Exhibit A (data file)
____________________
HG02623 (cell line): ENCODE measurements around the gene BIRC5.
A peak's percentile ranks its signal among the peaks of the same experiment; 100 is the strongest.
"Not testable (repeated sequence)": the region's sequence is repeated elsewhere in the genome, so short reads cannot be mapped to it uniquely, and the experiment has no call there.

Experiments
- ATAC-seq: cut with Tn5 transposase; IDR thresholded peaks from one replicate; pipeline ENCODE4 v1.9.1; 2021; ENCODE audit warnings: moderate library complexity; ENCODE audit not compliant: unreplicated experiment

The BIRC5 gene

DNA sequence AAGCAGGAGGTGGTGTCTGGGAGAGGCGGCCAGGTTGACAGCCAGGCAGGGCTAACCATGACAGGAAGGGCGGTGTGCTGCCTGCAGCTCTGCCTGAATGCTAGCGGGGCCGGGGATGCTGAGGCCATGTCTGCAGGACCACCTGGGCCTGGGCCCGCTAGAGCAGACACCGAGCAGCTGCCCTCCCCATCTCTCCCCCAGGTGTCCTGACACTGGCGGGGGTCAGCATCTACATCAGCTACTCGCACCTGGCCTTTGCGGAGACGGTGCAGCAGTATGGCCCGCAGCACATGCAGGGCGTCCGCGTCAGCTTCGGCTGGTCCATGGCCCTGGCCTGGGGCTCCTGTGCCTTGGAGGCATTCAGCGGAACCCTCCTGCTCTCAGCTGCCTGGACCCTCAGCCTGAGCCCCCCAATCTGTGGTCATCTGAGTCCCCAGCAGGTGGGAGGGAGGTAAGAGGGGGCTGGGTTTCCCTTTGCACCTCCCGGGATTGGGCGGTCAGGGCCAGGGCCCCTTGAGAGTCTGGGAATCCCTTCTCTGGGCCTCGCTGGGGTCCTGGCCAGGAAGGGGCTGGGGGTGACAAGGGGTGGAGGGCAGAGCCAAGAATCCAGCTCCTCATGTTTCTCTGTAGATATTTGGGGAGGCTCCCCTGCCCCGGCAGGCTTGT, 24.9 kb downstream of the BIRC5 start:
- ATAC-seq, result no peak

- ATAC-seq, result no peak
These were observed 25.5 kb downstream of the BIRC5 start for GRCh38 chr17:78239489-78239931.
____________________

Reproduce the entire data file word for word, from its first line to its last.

HG02623 (cell line): ENCODE measurements around the gene BIRC5.
A peak's percentile ranks its signal among the peaks of the same experiment; 100 is the strongest.
"Not testable (repeated sequence)": the region's sequence is repeated elsewhere in the genome, so short reads cannot be mapped to it uniquely, and the experiment has no call there.

Experiments
- ATAC-seq: cut with Tn5 transposase; IDR thresholded peaks from one replicate; pipeline ENCODE4 v1.9.1; 2021; ENCODE audit warnings: moderate library complexity; ENCODE audit not compliant: unreplicated experiment

The BIRC5 gene

DNA sequence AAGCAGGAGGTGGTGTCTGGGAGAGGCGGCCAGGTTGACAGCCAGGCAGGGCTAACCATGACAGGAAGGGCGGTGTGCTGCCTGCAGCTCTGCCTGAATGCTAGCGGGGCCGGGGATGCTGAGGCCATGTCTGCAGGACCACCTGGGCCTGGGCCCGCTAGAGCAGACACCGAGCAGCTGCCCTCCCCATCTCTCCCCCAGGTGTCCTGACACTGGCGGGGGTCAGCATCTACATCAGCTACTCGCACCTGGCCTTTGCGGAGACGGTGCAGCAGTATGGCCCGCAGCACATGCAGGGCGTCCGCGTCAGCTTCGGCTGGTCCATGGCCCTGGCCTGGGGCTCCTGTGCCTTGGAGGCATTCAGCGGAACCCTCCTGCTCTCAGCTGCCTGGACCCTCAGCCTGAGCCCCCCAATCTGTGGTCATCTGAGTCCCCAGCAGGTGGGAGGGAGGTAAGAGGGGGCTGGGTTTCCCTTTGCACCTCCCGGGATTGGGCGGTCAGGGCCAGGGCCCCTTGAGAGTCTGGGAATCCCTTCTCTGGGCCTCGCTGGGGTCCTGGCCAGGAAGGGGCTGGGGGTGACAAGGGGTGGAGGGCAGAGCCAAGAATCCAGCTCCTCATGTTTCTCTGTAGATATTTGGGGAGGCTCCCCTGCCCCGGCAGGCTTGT, 24.9 kb downstream of the BIRC5 start:
- ATAC-seq, result no peak

- ATAC-seq, result no peak
These were observed 25.5 kb downstream of the BIRC5 start for GRCh38 chr17:78239489-78239931.